Wednesday, 21 December 2011

Interval Ice cream & the Long Commute

As well as a couple of trips to the pictures - The Rum Diary (v.funny, catch on dvd), 50/50 (laugh out loud jokes from Seth Rogan but bring your tissues, I cried alot), My Week with Marilyn (amusing in places but also quite sad, it's an interesting glimpse into Monroe's fragility, Michelle Williams is excellent) - I recently went to the theatre to see The Lady Killers. Verdict: you should most definitely see it too, whether you've seen the original 1955 film (or the bizarre 'remake' by the Cohen Brothers) or not, it's a brilliant version to be enjoyed in it's own right. Graham Linehan (Father Ted, IT Crowd) is the man behind the adapted script and additional hilarious situations created for the stage production. The witty dialogue is expertly delivered by an excellent cast, most notably (I reckon) Ben Miller and Stephen Wright as Louis and Harry respectively. Lastly, the revolving set is superb, from Mrs Wilberforce's subsiding house to the inspired depiction of the heist half way through the first half (I won't say more than that). And, although it's available at most theatres, the ice cream at the interval is always appreciated and makes a nice change from popcorn.

Stage show line up compared the original film cast below.

What is (if there is one) the plus side of an hour or so commute? Answer: I get to read a lot. (It is the only  good thing about the journey). I've rattled through a mixed bag of books including the 3rd part of Stephen King's The Dark Tower Series (now I've started it must be finished), Iain Banks' The Wasp Factory (a v.disturbing, isolating story with a good twist), Norwegian Wood by Murakami (it's interesting and despite the fact that I disliked all the characters, it's pretty morbid and the ending - if that's what you call it - was v.odd, it's made me want to read another of his), a collection of short stories by Neil Gaiman (most were surprisingly grim but the story that has stuck in my head was in the introduction, a creepy short about a wedding gift which I ordinarily would have missed as I rarely read book intros) and most recently Oryx and Crake by Margaret Atwood. I've read a few of her books and what I've found is that opening one you haven't read before is like speaking to a good friend you've been out of touch with. It's familiar in a sense but also exciting because there's lots of new things to catch-up on, and most importantly you know that whatever they're going to say will be interesting.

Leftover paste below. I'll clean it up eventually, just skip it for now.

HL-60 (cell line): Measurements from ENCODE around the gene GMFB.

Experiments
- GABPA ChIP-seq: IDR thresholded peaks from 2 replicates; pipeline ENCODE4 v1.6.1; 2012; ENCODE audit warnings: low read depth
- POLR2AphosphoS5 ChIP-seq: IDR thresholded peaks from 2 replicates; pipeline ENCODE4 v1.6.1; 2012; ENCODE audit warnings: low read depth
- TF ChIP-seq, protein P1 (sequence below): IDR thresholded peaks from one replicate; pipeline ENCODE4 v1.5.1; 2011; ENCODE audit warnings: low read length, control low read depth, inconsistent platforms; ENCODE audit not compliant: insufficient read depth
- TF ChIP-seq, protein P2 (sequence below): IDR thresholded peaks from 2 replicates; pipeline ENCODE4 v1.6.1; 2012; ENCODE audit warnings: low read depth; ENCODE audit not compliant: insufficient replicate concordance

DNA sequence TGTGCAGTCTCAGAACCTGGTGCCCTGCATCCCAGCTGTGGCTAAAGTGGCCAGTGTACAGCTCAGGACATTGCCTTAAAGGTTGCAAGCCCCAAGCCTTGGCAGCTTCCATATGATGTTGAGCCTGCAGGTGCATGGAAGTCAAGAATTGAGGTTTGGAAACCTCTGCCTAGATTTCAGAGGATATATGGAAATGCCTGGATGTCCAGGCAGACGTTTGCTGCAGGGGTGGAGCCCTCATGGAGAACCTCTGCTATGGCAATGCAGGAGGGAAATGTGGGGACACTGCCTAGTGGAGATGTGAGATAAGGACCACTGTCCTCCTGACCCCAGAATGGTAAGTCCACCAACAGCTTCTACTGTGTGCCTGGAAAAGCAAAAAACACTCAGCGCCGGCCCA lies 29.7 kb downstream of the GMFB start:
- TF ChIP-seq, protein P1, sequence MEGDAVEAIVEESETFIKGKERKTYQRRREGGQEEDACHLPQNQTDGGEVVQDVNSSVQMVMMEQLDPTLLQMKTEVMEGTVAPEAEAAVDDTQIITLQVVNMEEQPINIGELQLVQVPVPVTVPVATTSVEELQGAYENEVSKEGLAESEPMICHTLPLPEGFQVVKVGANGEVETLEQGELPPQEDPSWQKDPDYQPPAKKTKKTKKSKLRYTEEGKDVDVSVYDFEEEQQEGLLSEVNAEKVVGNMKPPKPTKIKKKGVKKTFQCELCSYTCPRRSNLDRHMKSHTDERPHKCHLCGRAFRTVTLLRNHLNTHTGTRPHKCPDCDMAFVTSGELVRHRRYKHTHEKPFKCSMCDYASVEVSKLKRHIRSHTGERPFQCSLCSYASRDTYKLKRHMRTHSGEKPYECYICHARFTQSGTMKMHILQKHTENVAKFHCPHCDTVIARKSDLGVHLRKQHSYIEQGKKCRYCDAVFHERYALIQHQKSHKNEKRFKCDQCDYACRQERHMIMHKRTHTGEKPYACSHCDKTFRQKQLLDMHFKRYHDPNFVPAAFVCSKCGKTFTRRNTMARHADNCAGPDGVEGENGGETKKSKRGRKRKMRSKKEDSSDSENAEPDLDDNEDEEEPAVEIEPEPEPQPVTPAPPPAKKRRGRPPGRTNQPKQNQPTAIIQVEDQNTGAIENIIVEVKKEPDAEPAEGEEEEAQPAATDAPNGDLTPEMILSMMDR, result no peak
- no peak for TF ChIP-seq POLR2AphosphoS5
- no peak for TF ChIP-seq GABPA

Oryx and Crake is a brilliantly, compelling book. The reader is plunged into a dystopian future where mankind has been wiped from the planet by a virus created by a possibly mad, possibly genius man (probably both) named Crake. The only human standing left standing and forced to survive on the post-apocalyptic Earth is Snowman, formally known as Jimmy. So, yes, it's science fiction and hence ticks several of my boxes. It's set in an 'end of the world as we know it' time but there are plenty of flashbacks (courtesy of Jimmy as he pieces the story together) to the world before human extinction but even that time is quite unlike our own, or rather an exaggeration of it, where we might end up if we're not careful. Atwood is a bloody awesome writer not just because of her imagination but her ability to put it all on the page in such a way that her stories linger with me a long time after I've read the last line. Talking of last lines I'm sure you can imagine my disappointment when I finished Oryx and Crake (as with all good novels), I mean this was the book that got me through a lovely district line journey where the train randomly stopped and the driver announced that he lost traction and wasn't sure why, how or when we would be moving again. My response had been to thumb the unread pages of the novel and calculate that we'd have to be stuck for at least an hour before I ran out of book to read (after which I probably would start to panic). Alas, I actually finished it the next day a third of the way through my commute but the good news is I've more Atwood in the pipeline...

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